Giving back: running a half marathon for charity

LeaseWeb supports various charitable organizations via its corporate responsibility program, and sponsors its employees when they wish to take part in a worthwhile cause. This is the story of Paul Grimwood, who recently ran a half marathon for the first time in his life to raise money for Cancer Research UK.

Attachment-7Dear readers, my name is Paul Grimwood and for those who do not know me, I am part of LeaseWeb’s Business Development team based in Amsterdam. Last May, I signed up to run half of the Amsterdam marathon on 20 October  2013 to raise money for Cancer Research UK, the world’s leading charity dedicated to beating cancer. The charity funds research for over 200 types of cancer, including the most common such as breast, bowel, lung, and prostate cancers, to rare types such as tumor and children’s cancers.

Having never seriously ran before (apart from the occasional – and swiftly aborted – jog on the treadmill at the gym), as soon as the words “Let’s do this!” left my mouth, I started to panic! I couldn’t even run more than 3 km without stopping for breath; how was I supposed to make a 21 km run?

I had four and a half months to train. In my job as a Business Development Manager, I travel around the world a lot, visiting all sorts of events. This means setting a training routine is not the easiest thing to do. So I started running in the Vondelpark in Amsterdam, and carried on my training while away on business. I ran around the town of Manassas, VA (home of our U.S. office and data center) in unbearable heat, and up challenging hills in San Francisco. Despite the interesting locales, the first two months of training was truly an uphill battle.

photo3Eventually, the distance I could run without stopping began to get longer, and I actually started to enjoy running. I went from 5 km to 8 km in one week, then to 10 km a week later. Feeling like I could take it on, I ran 15 km a few days later. Unfortunately, I pushed myself too fast, too soon, and picked up an injury called shin splints. It’s a common injury runners suffer from, but the bad news was that this could take weeks to recover – or even months. After some rest on doctor’s orders, I went back to training, but could not manage more than a 5 km run. Slowly pushing myself, I was running 10 km distances again with just two weeks left to train. A half marathon is over twice as long…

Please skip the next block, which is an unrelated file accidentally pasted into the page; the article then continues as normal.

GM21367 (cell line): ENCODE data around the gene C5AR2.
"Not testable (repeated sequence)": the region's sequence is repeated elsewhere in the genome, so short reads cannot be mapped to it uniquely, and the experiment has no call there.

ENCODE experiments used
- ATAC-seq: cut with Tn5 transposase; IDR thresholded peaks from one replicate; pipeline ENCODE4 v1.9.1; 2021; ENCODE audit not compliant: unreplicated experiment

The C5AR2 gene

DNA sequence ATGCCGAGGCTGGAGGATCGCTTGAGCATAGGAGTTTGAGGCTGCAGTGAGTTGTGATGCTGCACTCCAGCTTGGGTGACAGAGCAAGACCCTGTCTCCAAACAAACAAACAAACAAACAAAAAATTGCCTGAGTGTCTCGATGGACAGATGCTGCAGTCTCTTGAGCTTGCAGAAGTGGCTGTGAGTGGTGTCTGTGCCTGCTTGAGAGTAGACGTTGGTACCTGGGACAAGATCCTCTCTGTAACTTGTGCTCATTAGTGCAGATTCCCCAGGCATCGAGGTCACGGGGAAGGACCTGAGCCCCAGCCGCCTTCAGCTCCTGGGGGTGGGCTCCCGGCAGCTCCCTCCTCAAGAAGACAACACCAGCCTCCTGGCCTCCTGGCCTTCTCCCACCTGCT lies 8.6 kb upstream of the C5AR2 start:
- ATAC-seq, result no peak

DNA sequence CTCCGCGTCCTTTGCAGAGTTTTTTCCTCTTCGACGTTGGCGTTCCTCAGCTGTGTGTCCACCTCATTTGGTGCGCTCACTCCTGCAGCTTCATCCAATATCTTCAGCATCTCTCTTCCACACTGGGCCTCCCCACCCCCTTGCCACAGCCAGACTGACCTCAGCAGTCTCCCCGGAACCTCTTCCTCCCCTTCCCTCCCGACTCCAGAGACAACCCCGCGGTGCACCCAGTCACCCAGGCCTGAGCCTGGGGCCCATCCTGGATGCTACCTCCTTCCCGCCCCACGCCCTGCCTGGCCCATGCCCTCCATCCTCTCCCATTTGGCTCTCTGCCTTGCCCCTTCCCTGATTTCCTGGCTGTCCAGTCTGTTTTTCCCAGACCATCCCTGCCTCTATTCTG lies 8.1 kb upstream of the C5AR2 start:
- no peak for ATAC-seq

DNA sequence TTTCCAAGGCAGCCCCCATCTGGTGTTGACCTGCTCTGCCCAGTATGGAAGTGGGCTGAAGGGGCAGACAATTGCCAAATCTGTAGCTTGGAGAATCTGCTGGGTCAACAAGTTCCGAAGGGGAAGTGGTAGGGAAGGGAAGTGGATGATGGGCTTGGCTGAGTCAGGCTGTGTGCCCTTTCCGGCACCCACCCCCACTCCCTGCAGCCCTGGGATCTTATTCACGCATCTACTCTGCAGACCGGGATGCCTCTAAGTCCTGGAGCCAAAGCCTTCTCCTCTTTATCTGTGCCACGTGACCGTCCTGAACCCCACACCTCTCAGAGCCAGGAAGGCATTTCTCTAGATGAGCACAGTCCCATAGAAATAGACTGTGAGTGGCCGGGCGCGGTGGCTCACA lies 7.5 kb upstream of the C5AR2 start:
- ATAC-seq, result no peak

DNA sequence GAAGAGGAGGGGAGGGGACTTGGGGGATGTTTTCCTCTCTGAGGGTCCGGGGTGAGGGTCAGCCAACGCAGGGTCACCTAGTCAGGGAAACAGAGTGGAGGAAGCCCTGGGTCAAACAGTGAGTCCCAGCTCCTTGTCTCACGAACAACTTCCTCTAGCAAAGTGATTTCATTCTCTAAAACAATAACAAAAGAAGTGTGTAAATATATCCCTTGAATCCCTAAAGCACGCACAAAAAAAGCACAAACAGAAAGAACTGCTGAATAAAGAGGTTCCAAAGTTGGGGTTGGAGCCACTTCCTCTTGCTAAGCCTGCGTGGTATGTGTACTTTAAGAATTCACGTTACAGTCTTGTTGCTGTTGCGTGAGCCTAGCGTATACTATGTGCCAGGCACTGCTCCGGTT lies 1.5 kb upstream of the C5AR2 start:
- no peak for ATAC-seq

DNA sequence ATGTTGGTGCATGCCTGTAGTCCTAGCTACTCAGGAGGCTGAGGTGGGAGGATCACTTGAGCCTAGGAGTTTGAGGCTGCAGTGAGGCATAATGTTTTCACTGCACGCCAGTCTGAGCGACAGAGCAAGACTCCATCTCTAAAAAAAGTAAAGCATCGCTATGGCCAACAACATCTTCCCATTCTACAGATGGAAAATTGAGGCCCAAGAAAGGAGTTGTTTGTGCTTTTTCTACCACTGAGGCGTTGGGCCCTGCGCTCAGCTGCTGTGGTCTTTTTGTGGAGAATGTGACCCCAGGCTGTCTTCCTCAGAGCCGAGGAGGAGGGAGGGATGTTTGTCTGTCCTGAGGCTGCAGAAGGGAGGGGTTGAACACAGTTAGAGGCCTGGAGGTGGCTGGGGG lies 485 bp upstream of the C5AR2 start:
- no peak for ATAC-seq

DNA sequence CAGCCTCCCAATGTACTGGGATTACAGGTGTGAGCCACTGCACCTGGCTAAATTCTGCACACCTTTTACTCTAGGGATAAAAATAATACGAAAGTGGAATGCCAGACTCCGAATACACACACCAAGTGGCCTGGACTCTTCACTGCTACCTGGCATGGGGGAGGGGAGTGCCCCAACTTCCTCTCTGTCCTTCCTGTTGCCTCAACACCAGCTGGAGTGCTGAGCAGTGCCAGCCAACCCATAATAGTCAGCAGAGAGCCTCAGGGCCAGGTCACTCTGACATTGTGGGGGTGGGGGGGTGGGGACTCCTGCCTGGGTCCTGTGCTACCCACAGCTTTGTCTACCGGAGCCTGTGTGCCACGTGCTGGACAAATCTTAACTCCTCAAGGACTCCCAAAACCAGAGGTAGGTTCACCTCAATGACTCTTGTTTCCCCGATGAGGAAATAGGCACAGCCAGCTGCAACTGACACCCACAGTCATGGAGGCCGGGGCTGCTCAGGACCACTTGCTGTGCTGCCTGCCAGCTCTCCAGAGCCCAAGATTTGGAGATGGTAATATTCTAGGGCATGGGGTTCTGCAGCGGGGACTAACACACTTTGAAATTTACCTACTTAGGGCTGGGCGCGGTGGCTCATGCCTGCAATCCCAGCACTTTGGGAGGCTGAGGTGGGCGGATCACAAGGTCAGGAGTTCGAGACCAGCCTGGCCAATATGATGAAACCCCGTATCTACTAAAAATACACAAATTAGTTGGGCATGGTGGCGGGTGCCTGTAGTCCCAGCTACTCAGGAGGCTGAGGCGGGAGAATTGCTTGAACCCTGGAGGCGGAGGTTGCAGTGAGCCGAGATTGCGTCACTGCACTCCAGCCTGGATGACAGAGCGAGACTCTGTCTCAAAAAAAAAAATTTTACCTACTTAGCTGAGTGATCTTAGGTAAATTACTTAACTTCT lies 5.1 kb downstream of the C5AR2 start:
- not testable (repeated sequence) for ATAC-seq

The day of the run arrived. I lined up at my starting block, equipped with energy gels and a banana. My aim was to cross the finish line in les than two hours, so I had to run 11 km/hr. on average. The gun sounded, and off I went. It was quite charming in the beginning, running through the city you live in with so many people cheering you on. Everything went well, and the 10 km point came up with water stations in sight. I quickly grabbed a cup, walked a short distance while drinking and started running again. Not long after I started to tire; this was the longest distance I was used to running. I kept going, and the 15 km point came in sight. I was still going strong, running just under 11 km/hr. Another drink station. Drink, walk, run. And then it happened… I hit “the wall”! I also started to get shocking cramps in my upper and lower legs. It wasn’t fully unexpected, but I was determined to not let this ruin it! With 5 km left to go, I began to limp. I started to slowly run again, but the cramps came back, forcing me to walk. This story unfortunately repeated until the end of the race. Slowly running, cramps, walk, slowly running… My goal of finishing in less than 2 hours was starting to become unrealistic.

Finally, with only 500 meters left to run I saw my supporters! Friends who had already finished the half marathon, and more that had just come to watch and cheer. After 2:24 hours, I crossed the finish line. I was handed a snickers bar, a cold beer by my friends, and a medal. I didn’t achieve the time I was hoping for, but I had actually made it to the finish line which was an achievement on its own.

From the steep training curve at the beginning, to the amazing atmosphere on race day, and the support from friends, family and work, it was a great experience. Better still, I managed to raise 1600 euros for Cancer Research UK! I have already signed up for another half marathon charity run in 2014. But this time, I will reach the finish line in less than 2 hours! The journey continues…

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